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The Transient Life of an Expat

Three Unique Qualities of a Life Abroad

Sumanley Xulx-Pixabay

As an #expat, life can, in many ways, be a transient lifestyle. Being transient could mean moving every few months or every few years. You determine your frequency, be it for your career, adventure or otherwise.

In some cases, being transient comes with the nature of your job/career such as diplomatic postings or disaster relief management. Other times, it is by design by the expat who is seeking new options to live and work outside in multiple locations over a timespan. In either case, the choice of pursuing employment outside your country of origin or the place you consider your permanent home puts you in transient mode.

In a July 2018 press release, Finaccord shared data from its market research study on expat. Finaccord defines expatriates as:

“individuals who establish their residence in the territory of another country for a temporary period that is, or is expected to be, of at least 12 months and a maximum of five years, having previously been resident in another country.” (Finaccord, 2018)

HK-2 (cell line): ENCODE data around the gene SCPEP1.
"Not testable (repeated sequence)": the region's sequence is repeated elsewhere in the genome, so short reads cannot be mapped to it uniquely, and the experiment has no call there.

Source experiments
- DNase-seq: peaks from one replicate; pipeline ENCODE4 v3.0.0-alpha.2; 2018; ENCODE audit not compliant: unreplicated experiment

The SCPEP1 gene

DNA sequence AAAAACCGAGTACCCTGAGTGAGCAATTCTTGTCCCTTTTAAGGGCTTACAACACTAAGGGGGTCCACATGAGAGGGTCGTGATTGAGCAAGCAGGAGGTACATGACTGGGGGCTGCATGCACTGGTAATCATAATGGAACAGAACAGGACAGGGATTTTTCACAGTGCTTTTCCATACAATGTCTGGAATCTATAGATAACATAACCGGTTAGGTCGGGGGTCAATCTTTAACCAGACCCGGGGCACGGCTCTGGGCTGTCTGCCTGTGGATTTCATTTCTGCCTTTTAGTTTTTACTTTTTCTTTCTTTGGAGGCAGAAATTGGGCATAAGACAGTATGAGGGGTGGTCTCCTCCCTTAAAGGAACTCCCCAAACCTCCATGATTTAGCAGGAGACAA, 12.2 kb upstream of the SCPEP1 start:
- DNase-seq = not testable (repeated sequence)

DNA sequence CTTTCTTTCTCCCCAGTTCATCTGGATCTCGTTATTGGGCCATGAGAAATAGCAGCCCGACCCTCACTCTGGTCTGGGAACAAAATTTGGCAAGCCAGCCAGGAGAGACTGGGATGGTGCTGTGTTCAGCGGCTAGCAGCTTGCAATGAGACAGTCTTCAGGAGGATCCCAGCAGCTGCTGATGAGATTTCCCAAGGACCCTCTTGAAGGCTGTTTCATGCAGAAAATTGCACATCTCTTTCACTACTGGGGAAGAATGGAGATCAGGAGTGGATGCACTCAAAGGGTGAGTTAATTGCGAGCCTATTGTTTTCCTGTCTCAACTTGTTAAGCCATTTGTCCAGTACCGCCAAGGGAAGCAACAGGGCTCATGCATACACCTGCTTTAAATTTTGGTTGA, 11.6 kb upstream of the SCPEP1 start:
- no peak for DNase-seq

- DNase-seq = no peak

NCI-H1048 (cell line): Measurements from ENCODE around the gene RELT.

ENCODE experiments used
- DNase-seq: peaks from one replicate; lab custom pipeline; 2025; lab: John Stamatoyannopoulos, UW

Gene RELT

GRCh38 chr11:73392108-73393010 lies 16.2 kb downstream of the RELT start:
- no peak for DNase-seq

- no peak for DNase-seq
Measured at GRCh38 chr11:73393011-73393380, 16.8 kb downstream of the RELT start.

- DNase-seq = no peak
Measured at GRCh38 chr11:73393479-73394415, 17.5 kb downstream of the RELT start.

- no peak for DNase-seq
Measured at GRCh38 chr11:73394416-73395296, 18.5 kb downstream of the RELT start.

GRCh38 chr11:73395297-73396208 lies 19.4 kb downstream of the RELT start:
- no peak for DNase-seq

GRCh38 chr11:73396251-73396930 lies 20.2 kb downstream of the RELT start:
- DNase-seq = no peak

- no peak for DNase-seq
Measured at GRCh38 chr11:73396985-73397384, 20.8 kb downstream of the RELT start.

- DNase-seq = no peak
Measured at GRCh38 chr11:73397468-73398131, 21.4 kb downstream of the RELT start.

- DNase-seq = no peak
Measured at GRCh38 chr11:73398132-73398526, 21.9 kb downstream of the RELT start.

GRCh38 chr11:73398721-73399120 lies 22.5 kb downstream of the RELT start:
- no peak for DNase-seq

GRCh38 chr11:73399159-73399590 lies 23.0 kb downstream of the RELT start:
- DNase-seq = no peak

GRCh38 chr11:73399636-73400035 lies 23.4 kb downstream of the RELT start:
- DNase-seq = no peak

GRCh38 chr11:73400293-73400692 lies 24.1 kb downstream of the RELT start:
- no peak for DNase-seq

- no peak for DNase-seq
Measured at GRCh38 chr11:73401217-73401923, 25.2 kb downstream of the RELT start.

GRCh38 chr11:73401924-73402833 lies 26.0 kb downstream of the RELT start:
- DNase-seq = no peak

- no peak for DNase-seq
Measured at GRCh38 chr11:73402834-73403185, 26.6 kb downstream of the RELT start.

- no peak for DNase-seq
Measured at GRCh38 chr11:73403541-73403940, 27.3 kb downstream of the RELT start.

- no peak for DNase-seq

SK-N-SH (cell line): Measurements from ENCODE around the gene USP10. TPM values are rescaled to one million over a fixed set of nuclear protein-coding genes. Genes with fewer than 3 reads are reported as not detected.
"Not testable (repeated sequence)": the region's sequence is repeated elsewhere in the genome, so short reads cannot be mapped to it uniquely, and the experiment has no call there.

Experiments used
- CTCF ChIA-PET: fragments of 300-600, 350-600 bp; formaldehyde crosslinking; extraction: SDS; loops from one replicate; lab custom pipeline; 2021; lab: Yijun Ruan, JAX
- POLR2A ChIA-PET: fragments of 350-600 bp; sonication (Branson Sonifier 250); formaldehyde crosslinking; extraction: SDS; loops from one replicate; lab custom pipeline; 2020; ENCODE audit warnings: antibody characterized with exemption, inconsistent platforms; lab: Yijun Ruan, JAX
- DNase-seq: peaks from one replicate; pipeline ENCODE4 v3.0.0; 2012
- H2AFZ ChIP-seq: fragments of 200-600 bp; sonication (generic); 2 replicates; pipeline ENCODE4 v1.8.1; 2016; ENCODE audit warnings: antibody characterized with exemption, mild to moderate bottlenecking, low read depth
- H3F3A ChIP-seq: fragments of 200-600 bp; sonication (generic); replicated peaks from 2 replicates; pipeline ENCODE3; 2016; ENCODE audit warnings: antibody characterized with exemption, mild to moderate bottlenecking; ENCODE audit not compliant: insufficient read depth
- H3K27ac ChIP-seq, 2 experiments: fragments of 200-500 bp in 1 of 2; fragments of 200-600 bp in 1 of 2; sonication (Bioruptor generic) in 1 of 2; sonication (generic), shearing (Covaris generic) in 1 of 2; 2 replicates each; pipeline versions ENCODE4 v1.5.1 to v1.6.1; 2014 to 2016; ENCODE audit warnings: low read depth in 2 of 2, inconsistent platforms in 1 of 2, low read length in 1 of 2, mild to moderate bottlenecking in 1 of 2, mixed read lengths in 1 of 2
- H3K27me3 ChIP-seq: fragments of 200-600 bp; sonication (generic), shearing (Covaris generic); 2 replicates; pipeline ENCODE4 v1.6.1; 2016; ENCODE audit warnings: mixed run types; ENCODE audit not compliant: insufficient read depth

Finaccord reported that there were approximately 66.2 million worldwide in 2017, a significant increase from around 52.8 million expatriates in 2013. Based on the compounded 5.8% rate of increase, Finaccord predicts that there will be around 87.5 million by 2021. Despite various on-going political, economic, and environmental changes, an expat or transient life is experiencing steady growth.

Even with such data, anyone who chooses to be on the move, from country to country, still encounters some unspoken perception about their chosen lifestyle. Thus, being a global wanderer comes with the following assumptions.

1. No Consistency to your Resume

Clipboard with paper, a pen and laptop on a white surface
Markus Winkler/Unsplash

Your resume can reflect many short-term positions and appear to an employer that you lack commitment. Being transient can mean you are at a position long enough to gain funds to move or you have the right skills or expertise thus, you’re pulled and transferred to another location. You have also opted for being location independent, doing jobs that don’t match your qualification e.g.creating a start-up or bartending which do not align well with past experiences on your resume. By choosing to be a nomad, whether it is for blocks of months or years, you can limit your career opportunities. However, be intentional about the skills and expertise to develop along the way to keep your option as open as possible. Nevertheless, you will have gained and can demonstrate your ability to develop micro-careers along your journey.

2. No Permanent Home